National Geographic : 2013 Apr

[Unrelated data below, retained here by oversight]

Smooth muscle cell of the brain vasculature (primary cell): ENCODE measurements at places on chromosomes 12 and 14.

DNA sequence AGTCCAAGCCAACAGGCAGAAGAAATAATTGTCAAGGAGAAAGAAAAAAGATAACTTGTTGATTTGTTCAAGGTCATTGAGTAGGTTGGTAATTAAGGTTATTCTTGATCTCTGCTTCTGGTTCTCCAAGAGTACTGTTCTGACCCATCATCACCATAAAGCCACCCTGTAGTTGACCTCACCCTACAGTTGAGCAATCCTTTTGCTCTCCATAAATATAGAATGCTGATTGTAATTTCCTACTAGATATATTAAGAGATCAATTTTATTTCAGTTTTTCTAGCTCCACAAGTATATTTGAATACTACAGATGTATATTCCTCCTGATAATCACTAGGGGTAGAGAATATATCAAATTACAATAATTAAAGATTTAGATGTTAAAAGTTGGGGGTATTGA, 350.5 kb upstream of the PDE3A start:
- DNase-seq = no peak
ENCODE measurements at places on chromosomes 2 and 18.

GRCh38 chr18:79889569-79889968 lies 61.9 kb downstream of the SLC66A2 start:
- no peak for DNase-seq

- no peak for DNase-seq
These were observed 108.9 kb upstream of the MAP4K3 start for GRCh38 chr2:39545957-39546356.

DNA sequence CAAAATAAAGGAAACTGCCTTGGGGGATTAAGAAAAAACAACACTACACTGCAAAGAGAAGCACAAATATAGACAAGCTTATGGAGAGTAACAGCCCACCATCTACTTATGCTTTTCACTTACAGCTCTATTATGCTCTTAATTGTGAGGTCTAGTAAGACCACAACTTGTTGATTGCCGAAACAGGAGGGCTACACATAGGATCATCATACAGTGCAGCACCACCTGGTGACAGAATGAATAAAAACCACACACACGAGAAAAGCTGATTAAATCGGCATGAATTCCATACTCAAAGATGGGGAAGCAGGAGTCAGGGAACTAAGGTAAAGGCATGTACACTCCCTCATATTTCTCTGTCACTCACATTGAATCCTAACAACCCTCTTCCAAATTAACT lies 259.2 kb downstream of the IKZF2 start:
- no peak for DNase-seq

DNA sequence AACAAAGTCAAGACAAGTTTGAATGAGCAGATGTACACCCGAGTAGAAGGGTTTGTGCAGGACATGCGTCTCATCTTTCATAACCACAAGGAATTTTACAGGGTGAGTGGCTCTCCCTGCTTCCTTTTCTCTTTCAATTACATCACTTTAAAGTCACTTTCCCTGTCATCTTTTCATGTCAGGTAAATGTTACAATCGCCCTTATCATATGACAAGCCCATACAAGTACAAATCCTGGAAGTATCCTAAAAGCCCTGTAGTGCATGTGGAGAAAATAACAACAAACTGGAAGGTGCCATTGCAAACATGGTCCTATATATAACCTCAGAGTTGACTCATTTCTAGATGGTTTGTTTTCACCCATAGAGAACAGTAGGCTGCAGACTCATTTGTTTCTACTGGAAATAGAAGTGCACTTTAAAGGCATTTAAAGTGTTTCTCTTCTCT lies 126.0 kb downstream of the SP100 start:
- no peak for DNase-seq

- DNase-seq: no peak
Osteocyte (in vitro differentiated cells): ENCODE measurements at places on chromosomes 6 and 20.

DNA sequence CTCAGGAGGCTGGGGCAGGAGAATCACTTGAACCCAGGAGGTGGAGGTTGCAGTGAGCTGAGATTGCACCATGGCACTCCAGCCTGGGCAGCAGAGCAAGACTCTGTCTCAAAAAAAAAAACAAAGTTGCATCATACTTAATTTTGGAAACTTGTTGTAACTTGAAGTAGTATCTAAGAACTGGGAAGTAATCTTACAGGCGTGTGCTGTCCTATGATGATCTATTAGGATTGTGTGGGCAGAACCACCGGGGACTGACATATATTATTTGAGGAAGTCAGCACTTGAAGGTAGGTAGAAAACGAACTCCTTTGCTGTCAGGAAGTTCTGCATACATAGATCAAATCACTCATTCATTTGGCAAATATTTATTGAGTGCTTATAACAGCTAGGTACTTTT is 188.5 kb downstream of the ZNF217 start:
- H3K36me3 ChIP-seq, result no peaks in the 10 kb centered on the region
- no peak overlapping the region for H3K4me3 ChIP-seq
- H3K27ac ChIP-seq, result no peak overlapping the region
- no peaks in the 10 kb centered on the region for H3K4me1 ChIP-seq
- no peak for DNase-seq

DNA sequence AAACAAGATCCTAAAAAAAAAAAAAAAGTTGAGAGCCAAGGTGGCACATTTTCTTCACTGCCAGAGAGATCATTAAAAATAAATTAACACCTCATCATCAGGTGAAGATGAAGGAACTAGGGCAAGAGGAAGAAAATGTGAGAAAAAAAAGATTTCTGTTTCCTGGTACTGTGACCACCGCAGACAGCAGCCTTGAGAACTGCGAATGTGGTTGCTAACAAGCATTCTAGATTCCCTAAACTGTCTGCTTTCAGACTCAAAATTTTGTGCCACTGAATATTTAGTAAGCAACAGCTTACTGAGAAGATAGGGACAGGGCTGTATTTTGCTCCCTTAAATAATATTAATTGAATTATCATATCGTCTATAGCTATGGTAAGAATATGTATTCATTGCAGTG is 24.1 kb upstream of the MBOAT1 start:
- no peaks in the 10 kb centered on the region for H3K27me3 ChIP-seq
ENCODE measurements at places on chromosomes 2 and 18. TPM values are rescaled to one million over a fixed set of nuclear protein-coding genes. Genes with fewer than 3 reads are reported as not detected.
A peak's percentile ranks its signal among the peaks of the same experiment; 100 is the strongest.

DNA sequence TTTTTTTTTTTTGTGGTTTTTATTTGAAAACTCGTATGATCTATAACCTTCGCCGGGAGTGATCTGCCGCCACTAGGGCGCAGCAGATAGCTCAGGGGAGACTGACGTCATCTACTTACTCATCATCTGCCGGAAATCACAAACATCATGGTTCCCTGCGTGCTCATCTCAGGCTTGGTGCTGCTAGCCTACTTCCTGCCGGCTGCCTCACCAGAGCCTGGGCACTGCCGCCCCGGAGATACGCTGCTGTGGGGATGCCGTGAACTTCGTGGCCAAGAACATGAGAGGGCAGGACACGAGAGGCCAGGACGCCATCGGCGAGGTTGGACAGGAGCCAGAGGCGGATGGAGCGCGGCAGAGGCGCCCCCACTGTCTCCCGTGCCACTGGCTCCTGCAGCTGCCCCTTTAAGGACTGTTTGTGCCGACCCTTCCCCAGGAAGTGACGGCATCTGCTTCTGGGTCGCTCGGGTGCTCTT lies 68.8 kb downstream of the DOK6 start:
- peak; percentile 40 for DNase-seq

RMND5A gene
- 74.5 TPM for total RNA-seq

62 national geographic • April 2013 New Siberian Islands off the Arctic coast. Just getting to the islands means traversing a 35-mile ice bridge across the sea in spring, then staying on the island until the ocean freezes over again six months later—or riding home earlier on small boats that can get engulfed by 15-foot waves. If the mainland is perilous—Gorokhov says he once spent eight months lost on the tundra— the islands are far worse. Beyond the hunger and exhaustion, the polar bear attacks, and the deaths of four colleagues last summer, Gorokhov faced the hazard of Russian border guards. Swooping in on helicopter patrols, they kicked dozens of tusk hunters off the islands for lacking the proper permits, often destroying their equip- ment and confiscating their tusks. “You get very skilled at hiding your tusks and lying very still in the tundra,” Gorokhov says. The tusks make it worth the risk. After a couple of expeditions to Bolshoy Lyakhovskiy Island, where Gorokhov found spectacular specimens in the seaside bluffs, he has moved on to the more distant Kotelnyy Island. Even now, as hundreds of others have rushed to join him, Gorokhov keeps a step ahead. “I’ve been doing this so long I almost think like a paleon- tologist,” he says. On Kotelnyy he’s noticed that as the permafrost thaws and settles each sum- mer, mammoth tusks resting on a layer of ice below begin to peek out of the tundra. “Every year there’s another crop,” he says. It is almost midnight at Gorokhov’s home along the Yana River, some 50 miles south of where it flows into the Laptev Sea. The embers of a September sunset streak the horizon orange— they will linger all night at this latitude—and the ghostly green lights of the aurora borealis are starting to dance across the sky. Gorokhov, just back to Ust-Yansk after his five-month island The journey from permafrost to market begins by small boat (above). Some 90 percent of tusks go to China, whose ivory-carving tradition dates back thousands of years. Carvers in this shop in Guangdong Province can spend five years on one piece, which might sell for a million dollars. Dashing hopes, availability of legal mammoth ivory has not reduced demand for illegal elephant ivory.